Mario Andretti

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Mario Andretti

Superman Hall of Heroes inductee Mario Andretti is a living legend.  Throughout his career in motorsports, he was not only able to win at every level, he was also able to master every discipline in which he chose to race.  Andretti took the checkered flag 111 times in his career, collecting national and world championships along the way.  He is admired for his warmth, dignity and class and gives back to the community through organizations like Meals on Wheels, The Fund to Benefit Children and Youth and his various efforts in support of our troops and wounded warriors.

Mario Andretti’s accomplishments in motorsports are unequalled.  He is the only driver in history to have won the Indianapolis 500, the Daytona 500, the Formula One World Championship, and the Pikes Peak Hillclimb. He also earned four Indy Car championships, along with multiple endurance race victories.  Andretti won at virtually every level of motorsports since he arrived in America from his native Italy at the age of 15.

Andretti’s road to success, however, was not paved as smooth as the tracks on which he raced.  He was born in Montona, Italy (now Croatia) around the time World War II broke out.  By the end of the war, Montona became part of Yugoslavia, which meant the Andretti family was now living in a communist country.  After three years the family went back to Italy, and spent the next seven years living in a refugee camp in Lucca in Tuscany.  In 1955, the family was finally granted a visa and they emigrated from Italy to the United States.  Four years later, Mario and his twin brother, Aldo were racing. 

Andretti won his first Indy Car race in 1965, the Hoosier Grand Prix, and finished third in the Indianapolis 500, earning him Rookie-of-the-Year honors.  He won his first Indy Car championship that same year at the age of 25, becoming the youngest driver to win that title.  He backed it up in 1966 with his second championship, on the strength of eight wins and his first pole starting spot in the Indy 500.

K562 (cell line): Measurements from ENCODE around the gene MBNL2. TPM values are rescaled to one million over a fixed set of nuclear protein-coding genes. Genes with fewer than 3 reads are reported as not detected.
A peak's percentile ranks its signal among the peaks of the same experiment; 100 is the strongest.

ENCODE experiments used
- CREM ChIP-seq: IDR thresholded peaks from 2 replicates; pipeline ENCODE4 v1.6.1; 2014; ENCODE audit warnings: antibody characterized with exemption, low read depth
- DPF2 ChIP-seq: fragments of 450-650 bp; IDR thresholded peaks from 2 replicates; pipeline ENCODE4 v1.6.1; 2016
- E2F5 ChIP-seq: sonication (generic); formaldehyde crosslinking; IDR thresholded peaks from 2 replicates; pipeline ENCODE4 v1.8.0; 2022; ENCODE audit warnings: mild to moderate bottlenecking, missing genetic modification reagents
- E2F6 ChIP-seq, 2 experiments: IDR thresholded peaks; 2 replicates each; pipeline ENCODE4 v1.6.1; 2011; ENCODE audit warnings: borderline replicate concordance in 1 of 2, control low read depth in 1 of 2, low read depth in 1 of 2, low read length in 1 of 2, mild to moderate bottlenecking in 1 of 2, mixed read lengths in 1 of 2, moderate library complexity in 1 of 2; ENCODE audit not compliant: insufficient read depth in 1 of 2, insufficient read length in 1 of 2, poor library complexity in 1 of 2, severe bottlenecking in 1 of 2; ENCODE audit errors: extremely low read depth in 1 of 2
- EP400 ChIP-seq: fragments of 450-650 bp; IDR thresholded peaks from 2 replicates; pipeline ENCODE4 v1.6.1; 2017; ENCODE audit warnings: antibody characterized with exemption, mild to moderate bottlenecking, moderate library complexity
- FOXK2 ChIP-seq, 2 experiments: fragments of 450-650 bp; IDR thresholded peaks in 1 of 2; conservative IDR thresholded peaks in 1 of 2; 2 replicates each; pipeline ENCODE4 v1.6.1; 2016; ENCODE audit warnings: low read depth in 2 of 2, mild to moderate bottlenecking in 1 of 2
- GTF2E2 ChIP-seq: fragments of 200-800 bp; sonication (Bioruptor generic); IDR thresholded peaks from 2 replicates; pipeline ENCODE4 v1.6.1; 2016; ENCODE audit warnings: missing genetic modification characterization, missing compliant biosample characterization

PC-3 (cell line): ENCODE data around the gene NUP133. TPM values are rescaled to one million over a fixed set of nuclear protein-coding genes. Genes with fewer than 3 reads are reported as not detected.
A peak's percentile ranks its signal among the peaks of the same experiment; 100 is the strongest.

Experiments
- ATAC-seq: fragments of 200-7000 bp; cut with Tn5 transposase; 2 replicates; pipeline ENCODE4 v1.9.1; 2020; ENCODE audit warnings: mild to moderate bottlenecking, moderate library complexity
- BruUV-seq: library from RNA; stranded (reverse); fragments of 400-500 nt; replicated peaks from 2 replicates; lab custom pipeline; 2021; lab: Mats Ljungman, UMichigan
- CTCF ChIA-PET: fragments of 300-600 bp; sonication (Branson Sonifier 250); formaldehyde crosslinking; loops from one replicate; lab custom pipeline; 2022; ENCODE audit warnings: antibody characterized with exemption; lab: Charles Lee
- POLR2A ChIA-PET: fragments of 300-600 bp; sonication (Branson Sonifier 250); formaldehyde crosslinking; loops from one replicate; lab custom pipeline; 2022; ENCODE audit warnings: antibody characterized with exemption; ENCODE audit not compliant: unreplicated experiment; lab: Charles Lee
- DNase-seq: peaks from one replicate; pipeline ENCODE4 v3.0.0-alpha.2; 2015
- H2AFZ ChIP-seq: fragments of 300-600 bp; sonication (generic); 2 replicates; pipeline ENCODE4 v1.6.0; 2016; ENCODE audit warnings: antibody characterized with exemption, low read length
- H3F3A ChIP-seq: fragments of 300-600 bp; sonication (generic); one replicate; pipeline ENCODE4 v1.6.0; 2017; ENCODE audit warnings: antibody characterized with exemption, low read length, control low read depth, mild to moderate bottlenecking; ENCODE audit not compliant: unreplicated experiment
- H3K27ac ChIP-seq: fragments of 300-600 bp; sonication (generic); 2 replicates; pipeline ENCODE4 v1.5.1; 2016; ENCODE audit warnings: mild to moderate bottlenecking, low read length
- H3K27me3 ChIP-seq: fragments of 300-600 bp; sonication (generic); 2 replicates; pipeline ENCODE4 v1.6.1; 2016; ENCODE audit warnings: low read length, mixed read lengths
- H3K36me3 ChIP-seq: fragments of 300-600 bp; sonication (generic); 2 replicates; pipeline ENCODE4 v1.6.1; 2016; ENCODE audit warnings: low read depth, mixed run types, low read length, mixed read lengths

In 1967, Andretti’s passion for racing saw him win NASCAR’s Daytona 500, take his second pole at the Indy 500, claim his first of three career victories in the 12 Hours of Sebring endurance race, finish as runner-up in the Indy Car national championship and be named Driver of the Year for the first time.  Andretti even tried drag racing in 1968.  Realizing a lifelong dream, Mario qualified on the pole in his very first Formula One race at the 1968 U.S. Grand Prix at Watkins Glen.

Andretti's celebrated win in the Indianapolis 500 came in 1969.  He scored a total of nine wins and five pole positions that season and went on to win his third national Indy Car title.  He ended the decade with a total of 30 victories and 29 poles out of 111 Indy Car starts.

In 1971, Andretti won his first Formula One race in South Africa, driving for Ferrari.  In 1978, he captured the F1 World Championship while driving for Lotus, making him the first driver in motor racing history to win the Formula One and Indy Car titles.  Andretti topped the sport's best again in 1979, taking the International Race of Champions (IROC) series.

Andretti returned to Indy Car racing in the 1980s, and at the age of 44, he took his fourth national championship by winning six events, eight pole positions and setting 10 track records.  As the 80s progressed, Andretti continued to make racing history with some personal milestones. With his son, Michael, they established the first-ever, father-son front row in qualifying for the 1986 Phoenix Indy Car event, a feat they accomplished a total of 10 times before the close of the decade.

Even though he retired from full-time competition in 1994, Andretti continued the next few years to seek the one major trophy missing from his mantle, the 24 Hours of LeMans. He competed an additional four times, winning the WSC class and finishing second overall in 1995. Today, Andretti is very active in numerous business ventures, and will still slip into the cockpit of a race car, giving rides in a two-seater Indy Car.

Off the track, Andretti is a role model known for being a hard worker, respectful, generous, ethical, optimistic, genuinely kind, ambitious and passionate about life.    He has an incredible ability to work with people and is a team player, always giving lots of credit to the team.   Despite tremendous fame and success, his head always fits on his shoulders and he prioritizes family.   In addition to the love he has for his family, Andretti’s love of the American troops is widely known and he even made a 10-day trip to the Middle East in 2011 to help boost the morale of servicemen and women.    In his hometown of Nazareth, Pennsylvania, he is enthusiastically committed to local charities, especially Meals on Wheels and The Fund to Benefit Children and Youth.  The Library of Congress honored in Mario Andretti by adding him to its Living Legends list, an honor that goes to those who have made significant contributions to America’s diverse cultural, scientific and social heritage.


Mario Andretti talks Superman Hall of Heroes and racing with Sirius XM's Late Shift with host Brad Gillie and Buddy Baker:

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